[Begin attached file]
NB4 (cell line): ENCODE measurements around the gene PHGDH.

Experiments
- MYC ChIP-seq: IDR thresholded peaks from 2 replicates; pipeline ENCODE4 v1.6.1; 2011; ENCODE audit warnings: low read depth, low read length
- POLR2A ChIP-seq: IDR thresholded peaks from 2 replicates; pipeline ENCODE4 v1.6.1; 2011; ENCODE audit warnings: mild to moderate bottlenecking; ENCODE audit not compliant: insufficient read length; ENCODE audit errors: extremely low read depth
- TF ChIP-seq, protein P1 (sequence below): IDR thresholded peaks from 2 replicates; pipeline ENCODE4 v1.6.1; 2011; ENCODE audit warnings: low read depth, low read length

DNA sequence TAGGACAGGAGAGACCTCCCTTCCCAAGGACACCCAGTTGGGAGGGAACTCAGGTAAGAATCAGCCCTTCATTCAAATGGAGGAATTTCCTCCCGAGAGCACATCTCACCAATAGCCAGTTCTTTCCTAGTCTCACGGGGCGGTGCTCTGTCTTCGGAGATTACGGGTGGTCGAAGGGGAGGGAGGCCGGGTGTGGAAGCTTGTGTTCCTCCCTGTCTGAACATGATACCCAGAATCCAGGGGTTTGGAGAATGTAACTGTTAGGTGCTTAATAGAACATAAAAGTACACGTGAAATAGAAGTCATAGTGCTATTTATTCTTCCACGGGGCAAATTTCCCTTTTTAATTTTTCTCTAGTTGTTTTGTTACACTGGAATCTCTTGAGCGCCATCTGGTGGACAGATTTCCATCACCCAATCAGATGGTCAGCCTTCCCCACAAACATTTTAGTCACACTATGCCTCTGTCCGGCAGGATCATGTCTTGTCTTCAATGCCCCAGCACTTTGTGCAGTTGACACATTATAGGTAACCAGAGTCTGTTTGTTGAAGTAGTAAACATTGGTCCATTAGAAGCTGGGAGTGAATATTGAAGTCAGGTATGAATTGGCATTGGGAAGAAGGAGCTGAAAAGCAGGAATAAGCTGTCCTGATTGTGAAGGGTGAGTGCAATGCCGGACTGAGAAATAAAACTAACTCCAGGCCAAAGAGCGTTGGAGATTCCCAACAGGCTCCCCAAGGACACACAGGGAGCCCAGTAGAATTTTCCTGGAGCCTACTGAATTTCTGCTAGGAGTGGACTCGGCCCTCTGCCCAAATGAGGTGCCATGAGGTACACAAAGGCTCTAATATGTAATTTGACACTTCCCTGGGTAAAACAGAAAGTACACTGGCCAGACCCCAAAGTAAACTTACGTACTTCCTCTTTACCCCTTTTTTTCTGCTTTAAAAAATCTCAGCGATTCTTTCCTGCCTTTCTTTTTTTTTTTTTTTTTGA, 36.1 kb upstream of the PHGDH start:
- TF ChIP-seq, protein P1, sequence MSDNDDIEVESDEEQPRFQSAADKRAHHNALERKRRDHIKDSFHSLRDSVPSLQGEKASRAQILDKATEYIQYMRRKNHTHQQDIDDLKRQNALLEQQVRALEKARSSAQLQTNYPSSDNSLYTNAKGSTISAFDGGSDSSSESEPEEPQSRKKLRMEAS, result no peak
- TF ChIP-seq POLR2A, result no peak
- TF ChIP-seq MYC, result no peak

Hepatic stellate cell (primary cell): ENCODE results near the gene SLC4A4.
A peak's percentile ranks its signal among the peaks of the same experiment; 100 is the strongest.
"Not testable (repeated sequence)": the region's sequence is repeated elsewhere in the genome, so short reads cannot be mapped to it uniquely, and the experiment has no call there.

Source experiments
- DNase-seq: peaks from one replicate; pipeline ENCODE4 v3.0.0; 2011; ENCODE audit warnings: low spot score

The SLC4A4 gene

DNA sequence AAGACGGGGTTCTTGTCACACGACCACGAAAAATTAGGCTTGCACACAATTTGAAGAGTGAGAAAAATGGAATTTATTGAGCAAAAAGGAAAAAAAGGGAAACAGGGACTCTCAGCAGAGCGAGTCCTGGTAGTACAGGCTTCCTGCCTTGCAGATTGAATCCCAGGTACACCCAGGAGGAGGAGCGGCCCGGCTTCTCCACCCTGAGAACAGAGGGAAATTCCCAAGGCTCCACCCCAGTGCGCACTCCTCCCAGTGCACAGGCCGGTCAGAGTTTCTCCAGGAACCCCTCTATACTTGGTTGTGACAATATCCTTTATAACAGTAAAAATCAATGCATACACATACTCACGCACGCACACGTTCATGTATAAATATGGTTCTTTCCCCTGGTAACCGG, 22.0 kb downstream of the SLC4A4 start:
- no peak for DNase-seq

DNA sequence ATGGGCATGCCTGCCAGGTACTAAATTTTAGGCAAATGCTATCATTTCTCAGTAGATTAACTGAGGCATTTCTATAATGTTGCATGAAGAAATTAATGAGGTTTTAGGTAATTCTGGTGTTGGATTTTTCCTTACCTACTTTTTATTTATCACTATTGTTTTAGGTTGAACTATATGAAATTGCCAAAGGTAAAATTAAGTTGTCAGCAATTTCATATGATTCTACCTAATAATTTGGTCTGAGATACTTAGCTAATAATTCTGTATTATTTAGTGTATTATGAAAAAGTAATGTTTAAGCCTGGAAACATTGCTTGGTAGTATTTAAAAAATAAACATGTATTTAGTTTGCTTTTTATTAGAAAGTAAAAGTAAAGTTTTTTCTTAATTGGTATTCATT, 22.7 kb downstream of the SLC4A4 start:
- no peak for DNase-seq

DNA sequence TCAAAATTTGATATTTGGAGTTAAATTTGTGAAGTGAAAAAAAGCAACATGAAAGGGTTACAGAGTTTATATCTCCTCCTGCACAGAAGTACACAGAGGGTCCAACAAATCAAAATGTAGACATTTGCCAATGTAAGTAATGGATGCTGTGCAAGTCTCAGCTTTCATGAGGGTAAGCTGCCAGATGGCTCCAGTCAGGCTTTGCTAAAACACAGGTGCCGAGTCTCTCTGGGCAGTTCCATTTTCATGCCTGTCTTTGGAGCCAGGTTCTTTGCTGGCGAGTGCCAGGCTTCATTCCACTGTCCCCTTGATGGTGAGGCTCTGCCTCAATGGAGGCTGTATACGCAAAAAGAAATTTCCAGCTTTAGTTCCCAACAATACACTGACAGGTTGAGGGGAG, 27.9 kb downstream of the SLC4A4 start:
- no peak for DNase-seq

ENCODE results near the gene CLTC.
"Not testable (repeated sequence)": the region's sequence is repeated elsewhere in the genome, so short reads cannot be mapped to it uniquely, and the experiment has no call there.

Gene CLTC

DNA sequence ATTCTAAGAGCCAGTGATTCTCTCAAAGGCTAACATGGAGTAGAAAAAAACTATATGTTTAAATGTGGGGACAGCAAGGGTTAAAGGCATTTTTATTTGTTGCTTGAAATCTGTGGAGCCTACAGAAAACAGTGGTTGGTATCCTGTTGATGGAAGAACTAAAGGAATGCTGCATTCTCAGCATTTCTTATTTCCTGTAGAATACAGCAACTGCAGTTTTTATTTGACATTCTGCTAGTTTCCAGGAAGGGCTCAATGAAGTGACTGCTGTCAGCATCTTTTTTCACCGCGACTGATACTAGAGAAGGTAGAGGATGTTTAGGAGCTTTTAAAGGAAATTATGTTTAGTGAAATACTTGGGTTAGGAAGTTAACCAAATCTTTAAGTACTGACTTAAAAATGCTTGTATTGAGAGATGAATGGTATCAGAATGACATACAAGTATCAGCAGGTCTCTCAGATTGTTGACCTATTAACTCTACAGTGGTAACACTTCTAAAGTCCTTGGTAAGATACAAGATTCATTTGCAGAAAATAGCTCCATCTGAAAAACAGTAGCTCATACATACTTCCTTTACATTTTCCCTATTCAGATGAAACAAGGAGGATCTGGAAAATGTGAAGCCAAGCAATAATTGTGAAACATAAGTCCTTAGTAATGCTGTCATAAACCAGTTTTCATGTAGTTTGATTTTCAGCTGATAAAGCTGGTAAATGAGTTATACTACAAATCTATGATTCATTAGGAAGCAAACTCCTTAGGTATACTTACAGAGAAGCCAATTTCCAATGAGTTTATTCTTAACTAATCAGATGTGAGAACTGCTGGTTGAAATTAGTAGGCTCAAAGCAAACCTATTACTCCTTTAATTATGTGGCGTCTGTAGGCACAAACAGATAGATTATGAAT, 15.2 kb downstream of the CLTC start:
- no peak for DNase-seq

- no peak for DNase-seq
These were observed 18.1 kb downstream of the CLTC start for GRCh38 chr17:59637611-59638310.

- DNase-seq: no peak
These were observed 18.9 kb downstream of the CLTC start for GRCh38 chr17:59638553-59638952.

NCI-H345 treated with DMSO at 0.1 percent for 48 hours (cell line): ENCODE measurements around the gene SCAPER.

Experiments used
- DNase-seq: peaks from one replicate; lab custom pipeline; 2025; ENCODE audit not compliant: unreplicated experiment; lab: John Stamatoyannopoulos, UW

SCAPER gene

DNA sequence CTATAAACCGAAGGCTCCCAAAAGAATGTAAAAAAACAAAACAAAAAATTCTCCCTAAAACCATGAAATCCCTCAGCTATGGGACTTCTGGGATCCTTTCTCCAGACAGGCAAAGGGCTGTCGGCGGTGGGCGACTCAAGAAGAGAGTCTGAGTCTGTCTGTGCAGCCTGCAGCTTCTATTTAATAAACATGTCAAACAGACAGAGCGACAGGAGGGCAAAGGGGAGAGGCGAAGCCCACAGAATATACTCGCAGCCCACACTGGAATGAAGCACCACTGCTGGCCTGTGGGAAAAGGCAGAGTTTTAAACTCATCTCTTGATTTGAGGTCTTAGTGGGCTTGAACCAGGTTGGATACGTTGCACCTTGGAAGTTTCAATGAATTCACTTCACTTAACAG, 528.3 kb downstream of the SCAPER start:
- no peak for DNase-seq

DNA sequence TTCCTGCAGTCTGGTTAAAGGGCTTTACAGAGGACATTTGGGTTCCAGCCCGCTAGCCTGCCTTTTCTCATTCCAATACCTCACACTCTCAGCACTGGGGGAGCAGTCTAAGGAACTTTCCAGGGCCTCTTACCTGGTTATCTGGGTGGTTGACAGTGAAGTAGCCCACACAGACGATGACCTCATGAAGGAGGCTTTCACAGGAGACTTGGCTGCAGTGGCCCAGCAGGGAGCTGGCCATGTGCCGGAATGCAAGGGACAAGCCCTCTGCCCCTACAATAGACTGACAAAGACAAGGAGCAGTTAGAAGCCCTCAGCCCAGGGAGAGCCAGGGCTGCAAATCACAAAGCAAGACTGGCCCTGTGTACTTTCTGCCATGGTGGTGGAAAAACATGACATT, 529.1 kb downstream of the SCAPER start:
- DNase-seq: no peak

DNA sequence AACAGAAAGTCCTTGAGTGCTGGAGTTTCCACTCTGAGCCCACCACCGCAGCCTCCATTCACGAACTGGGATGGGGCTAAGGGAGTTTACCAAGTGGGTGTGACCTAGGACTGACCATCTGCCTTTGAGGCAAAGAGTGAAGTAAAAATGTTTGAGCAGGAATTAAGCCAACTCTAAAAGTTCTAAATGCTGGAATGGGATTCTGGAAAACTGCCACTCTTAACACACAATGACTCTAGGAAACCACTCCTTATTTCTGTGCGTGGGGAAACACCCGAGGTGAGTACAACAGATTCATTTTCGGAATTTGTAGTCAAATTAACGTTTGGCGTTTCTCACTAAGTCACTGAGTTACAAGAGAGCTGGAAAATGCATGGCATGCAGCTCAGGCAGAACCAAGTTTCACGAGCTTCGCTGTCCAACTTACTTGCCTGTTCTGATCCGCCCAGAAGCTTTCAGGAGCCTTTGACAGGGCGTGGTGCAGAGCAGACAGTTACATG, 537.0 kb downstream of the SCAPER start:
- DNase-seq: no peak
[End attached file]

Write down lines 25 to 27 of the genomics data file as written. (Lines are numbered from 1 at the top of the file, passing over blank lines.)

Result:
DNA sequence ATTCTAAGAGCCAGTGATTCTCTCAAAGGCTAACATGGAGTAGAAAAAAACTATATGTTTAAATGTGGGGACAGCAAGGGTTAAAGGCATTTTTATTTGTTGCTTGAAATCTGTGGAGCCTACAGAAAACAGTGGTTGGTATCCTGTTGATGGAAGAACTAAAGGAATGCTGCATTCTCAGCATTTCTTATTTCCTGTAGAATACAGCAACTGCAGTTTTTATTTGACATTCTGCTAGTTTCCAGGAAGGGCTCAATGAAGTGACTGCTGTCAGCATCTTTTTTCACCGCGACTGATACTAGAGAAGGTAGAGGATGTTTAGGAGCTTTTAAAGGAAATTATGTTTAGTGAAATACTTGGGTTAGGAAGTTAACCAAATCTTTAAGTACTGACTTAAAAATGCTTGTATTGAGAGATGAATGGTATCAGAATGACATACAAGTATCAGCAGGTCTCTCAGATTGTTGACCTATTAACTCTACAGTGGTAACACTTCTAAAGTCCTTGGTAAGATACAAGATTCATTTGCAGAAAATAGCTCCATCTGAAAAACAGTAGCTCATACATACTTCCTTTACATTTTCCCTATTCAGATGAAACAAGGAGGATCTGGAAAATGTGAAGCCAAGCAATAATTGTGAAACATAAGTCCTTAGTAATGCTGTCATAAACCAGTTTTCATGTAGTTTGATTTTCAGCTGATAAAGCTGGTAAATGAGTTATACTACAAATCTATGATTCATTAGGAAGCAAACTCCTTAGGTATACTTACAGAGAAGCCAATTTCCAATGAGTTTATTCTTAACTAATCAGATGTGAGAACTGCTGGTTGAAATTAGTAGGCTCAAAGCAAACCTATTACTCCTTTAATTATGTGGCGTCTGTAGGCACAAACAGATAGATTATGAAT, 15.2 kb downstream of the CLTC start:
- no peak for DNase-seq

- no peak for DNase-seq